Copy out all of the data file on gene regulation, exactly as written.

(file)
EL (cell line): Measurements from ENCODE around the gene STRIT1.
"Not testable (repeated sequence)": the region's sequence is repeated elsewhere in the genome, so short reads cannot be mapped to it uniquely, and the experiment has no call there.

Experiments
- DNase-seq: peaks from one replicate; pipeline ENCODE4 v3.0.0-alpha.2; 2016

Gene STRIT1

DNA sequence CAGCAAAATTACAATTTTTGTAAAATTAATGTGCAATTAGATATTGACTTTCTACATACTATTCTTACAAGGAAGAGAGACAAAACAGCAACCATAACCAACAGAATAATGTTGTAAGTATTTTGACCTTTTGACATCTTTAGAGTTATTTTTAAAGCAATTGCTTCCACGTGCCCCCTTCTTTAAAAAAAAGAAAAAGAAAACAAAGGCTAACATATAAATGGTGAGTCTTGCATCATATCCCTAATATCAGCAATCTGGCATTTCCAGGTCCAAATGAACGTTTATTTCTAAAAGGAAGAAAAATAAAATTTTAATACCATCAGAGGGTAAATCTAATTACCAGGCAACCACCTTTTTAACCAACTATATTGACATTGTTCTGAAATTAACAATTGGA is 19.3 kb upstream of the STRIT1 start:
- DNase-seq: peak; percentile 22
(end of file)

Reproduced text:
EL (cell line): Measurements from ENCODE around the gene STRIT1.
"Not testable (repeated sequence)": the region's sequence is repeated elsewhere in the genome, so short reads cannot be mapped to it uniquely, and the experiment has no call there.

Experiments
- DNase-seq: peaks from one replicate; pipeline ENCODE4 v3.0.0-alpha.2; 2016

Gene STRIT1

DNA sequence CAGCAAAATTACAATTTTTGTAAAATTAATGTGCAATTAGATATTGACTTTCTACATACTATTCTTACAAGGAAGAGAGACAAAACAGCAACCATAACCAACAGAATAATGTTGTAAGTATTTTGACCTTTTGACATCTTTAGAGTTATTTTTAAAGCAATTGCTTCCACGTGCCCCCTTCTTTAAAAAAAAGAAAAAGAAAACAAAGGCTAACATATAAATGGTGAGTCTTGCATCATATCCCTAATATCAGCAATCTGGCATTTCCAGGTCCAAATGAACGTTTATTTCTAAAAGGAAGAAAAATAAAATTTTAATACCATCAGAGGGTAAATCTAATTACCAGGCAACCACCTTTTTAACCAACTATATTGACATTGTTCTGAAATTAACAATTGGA is 19.3 kb upstream of the STRIT1 start:
- DNase-seq: peak; percentile 22